IslingtonTribune

The independent London newspaper

Rail freight: would we demolish homes

30 November, 2018

• F STURGE replies to my comments about rail freight, (Reopening rail stations is not a thing of the past, November 23). I did not say that Smith­field had been built on for housing, like so many other goods yards have.

The problem with serving Smithfield Market is that the rail connections have long gone. For instance, the connections between National Rail at Paddington and London Underground, where the meat trains came onto the underground system, no longer exist.

Also, the connection between the underground and the widened lines at the west end of Farring­don Station have been taken out to make space for longer platforms for Thameslink trains. Likewise, where they continued to Moorgate they have been removed for longer platforms as well.

As far as I know, the remaining stubs between Farringdon and Moorgate are going to be reconnected and used by Transport for London as siding space for its trains. Also, the connections where empty trains shunted onto the westbound underground track at Barbican were removed many years ago.

It would probably be totally uneconomic to provide a small fleet of locos and rolling stock for perhaps one loaded and one empty trip per day. The trains could only operate outside the morning and afternoon rush hour. Drivers would need specific route knowledge as well.

The frequency of the three lines, the Circle, Hammersmith and City, and the Metropolitan, is too close to allow for the occasional freight to mix in with them.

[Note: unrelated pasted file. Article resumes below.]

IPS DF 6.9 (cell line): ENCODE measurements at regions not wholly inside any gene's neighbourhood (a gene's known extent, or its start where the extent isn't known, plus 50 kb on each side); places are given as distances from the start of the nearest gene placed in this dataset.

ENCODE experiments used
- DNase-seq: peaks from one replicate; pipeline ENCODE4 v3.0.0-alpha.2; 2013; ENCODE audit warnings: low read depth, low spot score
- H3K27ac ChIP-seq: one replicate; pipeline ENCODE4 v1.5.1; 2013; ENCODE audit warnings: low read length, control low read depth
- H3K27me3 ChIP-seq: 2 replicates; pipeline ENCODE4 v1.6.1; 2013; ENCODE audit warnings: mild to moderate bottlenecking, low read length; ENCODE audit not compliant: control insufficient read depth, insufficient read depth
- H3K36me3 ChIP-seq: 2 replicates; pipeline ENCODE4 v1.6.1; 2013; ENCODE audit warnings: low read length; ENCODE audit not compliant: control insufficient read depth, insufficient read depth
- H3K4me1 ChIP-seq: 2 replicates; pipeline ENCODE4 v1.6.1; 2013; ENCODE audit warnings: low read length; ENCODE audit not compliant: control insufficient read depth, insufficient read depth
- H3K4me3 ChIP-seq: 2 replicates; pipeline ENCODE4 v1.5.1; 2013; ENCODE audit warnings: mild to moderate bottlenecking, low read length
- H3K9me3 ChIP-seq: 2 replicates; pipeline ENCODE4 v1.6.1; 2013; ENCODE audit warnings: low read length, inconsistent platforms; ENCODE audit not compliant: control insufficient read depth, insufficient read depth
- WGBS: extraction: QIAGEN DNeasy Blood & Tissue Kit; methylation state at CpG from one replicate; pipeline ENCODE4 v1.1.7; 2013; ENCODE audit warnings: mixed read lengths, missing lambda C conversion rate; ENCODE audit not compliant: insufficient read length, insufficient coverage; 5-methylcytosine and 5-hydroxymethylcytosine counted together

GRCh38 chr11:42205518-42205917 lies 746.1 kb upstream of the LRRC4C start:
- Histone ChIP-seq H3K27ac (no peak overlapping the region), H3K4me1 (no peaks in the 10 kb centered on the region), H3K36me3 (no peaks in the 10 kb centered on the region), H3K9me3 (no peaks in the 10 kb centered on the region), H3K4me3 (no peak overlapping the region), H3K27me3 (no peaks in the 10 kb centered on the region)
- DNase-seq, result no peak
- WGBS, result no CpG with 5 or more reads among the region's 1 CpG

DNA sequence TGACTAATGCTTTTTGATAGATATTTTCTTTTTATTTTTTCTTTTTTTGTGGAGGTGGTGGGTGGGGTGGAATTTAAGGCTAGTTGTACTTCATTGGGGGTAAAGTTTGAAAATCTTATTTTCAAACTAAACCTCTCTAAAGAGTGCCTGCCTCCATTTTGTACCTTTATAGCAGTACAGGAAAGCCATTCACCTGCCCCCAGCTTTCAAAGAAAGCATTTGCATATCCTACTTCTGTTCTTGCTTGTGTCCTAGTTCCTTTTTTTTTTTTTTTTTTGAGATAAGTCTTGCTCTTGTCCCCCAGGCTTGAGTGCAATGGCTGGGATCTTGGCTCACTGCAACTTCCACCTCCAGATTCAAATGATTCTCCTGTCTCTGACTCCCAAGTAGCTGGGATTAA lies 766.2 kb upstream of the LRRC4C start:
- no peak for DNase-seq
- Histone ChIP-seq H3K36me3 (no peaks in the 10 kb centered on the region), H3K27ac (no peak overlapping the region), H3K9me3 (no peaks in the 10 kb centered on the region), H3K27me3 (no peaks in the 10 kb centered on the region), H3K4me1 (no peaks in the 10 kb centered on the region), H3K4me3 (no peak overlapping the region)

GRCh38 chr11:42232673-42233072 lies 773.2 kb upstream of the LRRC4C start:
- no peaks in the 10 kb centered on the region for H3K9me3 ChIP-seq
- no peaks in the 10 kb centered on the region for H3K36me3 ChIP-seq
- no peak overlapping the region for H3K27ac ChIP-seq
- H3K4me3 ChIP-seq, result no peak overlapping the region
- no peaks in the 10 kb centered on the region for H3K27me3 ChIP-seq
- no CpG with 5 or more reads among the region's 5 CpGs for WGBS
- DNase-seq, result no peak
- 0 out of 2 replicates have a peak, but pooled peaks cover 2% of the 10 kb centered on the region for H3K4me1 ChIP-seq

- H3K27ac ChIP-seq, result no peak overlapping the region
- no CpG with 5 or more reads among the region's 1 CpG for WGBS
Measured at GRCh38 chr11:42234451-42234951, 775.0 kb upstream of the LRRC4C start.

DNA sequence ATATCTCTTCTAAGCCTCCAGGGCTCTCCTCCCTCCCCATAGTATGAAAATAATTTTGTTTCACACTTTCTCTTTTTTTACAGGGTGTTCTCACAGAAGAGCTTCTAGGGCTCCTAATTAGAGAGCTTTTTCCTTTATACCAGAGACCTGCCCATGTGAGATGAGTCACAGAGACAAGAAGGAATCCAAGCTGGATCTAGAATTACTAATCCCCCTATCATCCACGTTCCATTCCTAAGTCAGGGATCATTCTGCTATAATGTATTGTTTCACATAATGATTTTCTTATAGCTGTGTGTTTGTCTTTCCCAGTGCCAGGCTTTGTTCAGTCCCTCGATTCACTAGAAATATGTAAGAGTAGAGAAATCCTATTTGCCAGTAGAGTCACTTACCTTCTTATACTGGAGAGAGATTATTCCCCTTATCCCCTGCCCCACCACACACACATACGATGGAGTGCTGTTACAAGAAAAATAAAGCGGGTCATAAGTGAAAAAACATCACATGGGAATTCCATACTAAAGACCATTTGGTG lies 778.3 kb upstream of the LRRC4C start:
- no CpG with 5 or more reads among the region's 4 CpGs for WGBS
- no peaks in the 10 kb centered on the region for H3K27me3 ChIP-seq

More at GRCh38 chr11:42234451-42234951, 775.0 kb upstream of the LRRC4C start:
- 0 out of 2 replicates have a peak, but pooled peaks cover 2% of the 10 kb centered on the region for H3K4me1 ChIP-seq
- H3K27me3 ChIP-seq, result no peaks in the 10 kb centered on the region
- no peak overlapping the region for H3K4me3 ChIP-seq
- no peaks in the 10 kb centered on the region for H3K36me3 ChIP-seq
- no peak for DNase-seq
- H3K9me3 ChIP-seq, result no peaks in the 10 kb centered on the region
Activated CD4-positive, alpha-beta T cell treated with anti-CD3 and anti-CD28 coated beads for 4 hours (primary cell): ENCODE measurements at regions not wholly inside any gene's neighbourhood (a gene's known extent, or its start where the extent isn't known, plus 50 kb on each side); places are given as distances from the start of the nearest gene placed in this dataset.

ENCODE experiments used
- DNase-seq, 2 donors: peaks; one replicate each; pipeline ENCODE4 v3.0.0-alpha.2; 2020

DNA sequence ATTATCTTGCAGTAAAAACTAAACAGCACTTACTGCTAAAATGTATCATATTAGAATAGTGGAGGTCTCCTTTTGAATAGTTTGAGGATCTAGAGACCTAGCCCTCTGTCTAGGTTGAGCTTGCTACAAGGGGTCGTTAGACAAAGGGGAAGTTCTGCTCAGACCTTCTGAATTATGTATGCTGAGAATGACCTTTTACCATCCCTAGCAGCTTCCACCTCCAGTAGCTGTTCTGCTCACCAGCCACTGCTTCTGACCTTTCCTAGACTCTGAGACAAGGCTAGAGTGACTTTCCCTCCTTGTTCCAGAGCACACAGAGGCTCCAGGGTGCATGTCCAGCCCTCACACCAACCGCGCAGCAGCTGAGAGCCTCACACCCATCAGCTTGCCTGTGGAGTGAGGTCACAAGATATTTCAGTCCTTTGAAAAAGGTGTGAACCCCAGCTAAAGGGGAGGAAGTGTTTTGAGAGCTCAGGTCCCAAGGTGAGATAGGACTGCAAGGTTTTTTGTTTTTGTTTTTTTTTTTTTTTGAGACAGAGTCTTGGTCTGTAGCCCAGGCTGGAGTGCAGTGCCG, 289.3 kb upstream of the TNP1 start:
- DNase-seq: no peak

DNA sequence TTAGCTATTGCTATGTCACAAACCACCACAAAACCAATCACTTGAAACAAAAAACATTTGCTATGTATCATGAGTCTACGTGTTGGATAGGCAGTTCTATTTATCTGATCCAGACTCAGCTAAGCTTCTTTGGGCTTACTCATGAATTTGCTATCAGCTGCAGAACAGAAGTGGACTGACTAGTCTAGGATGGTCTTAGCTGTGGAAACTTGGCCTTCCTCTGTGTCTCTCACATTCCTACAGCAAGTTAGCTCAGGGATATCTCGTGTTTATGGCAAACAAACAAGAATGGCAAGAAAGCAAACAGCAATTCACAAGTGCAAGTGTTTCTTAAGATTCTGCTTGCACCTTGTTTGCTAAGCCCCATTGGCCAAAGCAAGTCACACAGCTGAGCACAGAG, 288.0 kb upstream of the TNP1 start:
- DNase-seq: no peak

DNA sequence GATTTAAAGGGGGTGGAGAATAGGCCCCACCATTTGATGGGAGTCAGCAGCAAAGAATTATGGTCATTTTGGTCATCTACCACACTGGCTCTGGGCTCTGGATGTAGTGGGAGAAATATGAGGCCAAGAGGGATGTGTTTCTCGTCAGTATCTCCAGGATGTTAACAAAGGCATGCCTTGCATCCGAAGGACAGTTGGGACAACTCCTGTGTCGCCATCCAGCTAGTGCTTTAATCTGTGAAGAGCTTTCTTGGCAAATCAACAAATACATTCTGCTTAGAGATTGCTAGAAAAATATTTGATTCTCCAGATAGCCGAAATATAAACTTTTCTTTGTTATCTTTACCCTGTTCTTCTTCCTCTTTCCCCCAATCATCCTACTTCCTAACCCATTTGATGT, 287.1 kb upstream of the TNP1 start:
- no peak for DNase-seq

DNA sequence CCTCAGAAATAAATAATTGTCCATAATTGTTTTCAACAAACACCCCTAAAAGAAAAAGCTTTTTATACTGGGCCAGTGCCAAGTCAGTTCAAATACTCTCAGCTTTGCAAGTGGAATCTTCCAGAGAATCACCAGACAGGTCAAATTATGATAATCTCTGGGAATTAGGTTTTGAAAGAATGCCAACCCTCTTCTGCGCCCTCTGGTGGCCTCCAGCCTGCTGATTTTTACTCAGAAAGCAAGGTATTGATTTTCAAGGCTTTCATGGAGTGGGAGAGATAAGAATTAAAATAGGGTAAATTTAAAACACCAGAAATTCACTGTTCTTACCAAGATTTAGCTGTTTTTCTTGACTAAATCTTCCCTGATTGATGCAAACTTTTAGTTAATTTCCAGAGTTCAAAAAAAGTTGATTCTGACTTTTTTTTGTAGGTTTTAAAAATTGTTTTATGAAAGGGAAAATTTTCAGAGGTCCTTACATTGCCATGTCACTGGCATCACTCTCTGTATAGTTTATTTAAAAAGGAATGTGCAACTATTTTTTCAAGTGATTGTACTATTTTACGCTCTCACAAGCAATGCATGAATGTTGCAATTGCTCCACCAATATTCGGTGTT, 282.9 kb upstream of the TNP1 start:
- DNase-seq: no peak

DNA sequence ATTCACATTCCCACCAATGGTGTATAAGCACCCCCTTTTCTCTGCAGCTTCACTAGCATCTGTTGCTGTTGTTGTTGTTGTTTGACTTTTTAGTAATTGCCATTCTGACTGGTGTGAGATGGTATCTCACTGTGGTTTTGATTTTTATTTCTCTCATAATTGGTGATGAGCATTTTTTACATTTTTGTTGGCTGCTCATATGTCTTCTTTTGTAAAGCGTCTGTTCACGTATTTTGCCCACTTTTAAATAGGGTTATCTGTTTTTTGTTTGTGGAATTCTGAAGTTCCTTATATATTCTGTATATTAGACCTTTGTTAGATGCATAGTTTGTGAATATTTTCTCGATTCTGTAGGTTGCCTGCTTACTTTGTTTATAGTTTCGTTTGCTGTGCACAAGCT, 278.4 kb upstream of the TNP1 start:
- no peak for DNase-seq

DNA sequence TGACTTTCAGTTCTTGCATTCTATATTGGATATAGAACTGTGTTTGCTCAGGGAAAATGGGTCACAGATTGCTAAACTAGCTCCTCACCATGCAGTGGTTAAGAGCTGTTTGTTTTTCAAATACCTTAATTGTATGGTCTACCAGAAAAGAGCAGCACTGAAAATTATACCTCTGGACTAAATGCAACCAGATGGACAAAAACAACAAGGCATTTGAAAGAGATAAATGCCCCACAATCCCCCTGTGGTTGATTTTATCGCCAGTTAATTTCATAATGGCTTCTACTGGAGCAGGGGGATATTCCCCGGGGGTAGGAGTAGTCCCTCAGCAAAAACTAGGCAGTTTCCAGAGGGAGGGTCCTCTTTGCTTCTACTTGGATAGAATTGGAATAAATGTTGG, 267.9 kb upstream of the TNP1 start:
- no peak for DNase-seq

Another problem that could occur is shunting in reverse onto the westbound track at the Barbican would need a shunting move approved by London Underground. It would need a brake van at what would be the rear to allow for a brake application, when propelling a train as opposed to pulling a train.

Where goods yards and railway lines and stations have been sold off as surplus to requirements years ago, would the local authorities permit housing or other building put up in their place to be torn down and lines reinstated? After all, what happened 200 years or so ago to build a railway line – the wholesale destruction of housing – is another thing.

So there is no easy answer. Yes, I would like to see fewer heavy goods vehicles on the roads, especially in London, but unless a government of whichever colour was in a position to endorse wholesale demolition of houses built on old railway lands, I can’t see it happening.

JE KIRBY
N16

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